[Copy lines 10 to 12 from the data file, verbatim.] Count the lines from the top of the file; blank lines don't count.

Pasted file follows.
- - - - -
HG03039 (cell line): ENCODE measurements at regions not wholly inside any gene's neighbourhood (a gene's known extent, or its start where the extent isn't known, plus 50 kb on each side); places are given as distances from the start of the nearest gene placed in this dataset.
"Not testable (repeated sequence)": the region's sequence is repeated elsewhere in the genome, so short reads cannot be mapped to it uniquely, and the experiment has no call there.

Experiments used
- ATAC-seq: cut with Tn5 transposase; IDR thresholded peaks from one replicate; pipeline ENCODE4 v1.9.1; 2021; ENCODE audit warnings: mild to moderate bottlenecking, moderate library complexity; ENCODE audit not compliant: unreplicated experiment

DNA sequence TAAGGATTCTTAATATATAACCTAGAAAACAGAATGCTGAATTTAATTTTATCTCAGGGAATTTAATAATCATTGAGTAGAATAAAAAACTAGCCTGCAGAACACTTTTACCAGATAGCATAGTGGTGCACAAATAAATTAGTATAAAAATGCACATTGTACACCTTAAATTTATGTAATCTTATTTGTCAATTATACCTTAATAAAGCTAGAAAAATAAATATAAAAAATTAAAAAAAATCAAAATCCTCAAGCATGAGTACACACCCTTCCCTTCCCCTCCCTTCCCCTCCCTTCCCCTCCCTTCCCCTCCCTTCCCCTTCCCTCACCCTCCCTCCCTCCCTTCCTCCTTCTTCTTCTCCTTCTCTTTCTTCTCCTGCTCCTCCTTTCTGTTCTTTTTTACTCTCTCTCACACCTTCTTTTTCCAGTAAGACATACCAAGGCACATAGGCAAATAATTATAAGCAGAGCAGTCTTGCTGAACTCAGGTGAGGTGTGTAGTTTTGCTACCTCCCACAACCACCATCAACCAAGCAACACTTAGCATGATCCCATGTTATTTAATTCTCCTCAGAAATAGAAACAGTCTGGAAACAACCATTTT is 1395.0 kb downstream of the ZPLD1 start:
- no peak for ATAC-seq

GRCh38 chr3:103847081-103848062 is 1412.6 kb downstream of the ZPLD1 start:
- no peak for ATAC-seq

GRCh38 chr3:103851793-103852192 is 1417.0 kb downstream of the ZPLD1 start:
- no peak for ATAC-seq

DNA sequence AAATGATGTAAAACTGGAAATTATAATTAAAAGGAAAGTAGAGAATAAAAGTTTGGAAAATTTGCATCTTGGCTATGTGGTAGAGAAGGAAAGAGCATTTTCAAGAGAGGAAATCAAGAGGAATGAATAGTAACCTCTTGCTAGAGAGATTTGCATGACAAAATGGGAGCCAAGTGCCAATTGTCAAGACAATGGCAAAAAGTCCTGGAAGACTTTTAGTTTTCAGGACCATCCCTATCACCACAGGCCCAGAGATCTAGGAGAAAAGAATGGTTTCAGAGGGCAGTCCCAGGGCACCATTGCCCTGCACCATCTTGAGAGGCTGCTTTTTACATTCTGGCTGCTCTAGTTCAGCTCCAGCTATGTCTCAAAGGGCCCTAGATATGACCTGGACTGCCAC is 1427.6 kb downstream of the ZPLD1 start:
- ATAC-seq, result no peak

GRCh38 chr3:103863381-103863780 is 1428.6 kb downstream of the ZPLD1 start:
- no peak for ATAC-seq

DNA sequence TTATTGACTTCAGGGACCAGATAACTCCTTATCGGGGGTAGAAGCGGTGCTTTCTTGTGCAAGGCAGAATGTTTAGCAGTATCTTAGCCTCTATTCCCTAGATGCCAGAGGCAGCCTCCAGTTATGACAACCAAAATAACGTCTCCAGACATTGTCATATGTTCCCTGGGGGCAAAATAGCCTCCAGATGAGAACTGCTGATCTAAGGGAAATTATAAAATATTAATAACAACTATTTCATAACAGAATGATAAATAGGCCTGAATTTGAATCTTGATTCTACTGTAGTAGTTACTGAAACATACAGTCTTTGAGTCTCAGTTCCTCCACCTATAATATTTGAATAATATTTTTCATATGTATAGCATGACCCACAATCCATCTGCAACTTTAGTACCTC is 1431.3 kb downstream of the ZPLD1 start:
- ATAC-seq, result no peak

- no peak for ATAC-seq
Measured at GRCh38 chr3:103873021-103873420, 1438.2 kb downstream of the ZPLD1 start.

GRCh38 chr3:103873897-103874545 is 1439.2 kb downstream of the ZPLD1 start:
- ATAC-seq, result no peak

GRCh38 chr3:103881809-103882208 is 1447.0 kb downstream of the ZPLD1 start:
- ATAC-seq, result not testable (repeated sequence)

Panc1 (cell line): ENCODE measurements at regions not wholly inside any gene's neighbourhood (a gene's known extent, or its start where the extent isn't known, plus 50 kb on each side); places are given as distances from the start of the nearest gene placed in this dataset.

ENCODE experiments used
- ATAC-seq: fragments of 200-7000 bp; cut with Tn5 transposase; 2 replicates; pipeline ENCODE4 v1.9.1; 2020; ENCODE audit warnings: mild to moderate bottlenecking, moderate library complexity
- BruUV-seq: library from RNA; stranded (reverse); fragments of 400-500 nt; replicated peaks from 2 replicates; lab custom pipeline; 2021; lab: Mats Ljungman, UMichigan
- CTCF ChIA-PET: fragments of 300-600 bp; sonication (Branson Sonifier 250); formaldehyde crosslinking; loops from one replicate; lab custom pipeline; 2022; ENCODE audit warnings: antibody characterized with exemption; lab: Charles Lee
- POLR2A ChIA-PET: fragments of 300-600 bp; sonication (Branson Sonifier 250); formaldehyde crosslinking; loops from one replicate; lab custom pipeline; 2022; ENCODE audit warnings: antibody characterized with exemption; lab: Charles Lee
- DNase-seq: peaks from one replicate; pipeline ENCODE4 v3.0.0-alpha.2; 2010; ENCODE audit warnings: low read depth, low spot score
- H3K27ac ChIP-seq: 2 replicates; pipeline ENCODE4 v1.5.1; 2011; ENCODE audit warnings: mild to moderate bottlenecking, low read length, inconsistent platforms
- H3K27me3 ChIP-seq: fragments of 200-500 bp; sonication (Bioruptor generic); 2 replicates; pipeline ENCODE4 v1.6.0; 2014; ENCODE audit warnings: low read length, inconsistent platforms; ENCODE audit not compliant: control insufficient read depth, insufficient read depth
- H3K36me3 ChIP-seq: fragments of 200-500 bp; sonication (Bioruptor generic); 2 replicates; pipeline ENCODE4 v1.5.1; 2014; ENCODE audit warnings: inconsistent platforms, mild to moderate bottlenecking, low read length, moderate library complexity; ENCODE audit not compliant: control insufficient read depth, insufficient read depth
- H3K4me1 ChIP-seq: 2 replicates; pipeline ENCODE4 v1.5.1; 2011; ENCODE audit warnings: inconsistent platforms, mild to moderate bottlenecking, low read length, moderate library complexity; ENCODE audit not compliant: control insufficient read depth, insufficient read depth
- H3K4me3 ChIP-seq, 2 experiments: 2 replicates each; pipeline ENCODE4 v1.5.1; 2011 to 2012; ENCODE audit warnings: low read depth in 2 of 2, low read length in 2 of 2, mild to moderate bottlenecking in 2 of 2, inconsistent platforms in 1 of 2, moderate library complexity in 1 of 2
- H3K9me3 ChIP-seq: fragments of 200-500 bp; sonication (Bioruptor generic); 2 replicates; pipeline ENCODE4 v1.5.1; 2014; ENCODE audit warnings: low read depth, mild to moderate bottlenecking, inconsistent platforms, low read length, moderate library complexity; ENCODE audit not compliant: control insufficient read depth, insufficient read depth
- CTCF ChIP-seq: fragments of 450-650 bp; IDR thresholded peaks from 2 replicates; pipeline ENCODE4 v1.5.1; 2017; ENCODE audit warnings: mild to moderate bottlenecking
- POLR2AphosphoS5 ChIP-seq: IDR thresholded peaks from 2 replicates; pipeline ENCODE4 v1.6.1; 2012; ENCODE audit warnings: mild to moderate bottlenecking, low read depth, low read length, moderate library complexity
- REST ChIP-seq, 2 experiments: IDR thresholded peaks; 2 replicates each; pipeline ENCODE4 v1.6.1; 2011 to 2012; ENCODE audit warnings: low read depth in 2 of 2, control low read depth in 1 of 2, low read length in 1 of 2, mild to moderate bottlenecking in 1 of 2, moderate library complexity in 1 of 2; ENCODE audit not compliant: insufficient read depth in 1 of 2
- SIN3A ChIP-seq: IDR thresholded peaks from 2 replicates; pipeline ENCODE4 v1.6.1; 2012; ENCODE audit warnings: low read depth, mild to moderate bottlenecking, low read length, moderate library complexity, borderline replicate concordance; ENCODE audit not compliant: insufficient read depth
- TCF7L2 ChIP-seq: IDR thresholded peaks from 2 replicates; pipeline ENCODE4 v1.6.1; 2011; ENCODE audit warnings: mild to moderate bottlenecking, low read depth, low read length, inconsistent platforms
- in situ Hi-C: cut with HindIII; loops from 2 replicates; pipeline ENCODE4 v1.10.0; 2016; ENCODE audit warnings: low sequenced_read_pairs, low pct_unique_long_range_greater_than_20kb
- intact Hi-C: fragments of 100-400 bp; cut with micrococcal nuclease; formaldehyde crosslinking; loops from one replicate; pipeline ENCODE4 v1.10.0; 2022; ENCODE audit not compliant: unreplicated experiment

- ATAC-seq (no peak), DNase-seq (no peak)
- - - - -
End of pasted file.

- no peak for ATAC-seq

DNA sequence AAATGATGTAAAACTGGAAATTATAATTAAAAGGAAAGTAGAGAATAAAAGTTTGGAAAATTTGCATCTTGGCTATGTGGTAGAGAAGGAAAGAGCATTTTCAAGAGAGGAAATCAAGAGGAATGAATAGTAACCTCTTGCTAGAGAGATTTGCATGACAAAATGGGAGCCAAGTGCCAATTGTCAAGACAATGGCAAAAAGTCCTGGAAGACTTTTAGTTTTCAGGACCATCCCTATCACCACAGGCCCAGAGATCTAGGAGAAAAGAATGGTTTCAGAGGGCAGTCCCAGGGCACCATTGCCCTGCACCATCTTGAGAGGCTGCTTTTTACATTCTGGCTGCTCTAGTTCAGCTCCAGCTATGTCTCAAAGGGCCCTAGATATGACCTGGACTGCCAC is 1427.6 kb downstream of the ZPLD1 start:
- ATAC-seq, result no peak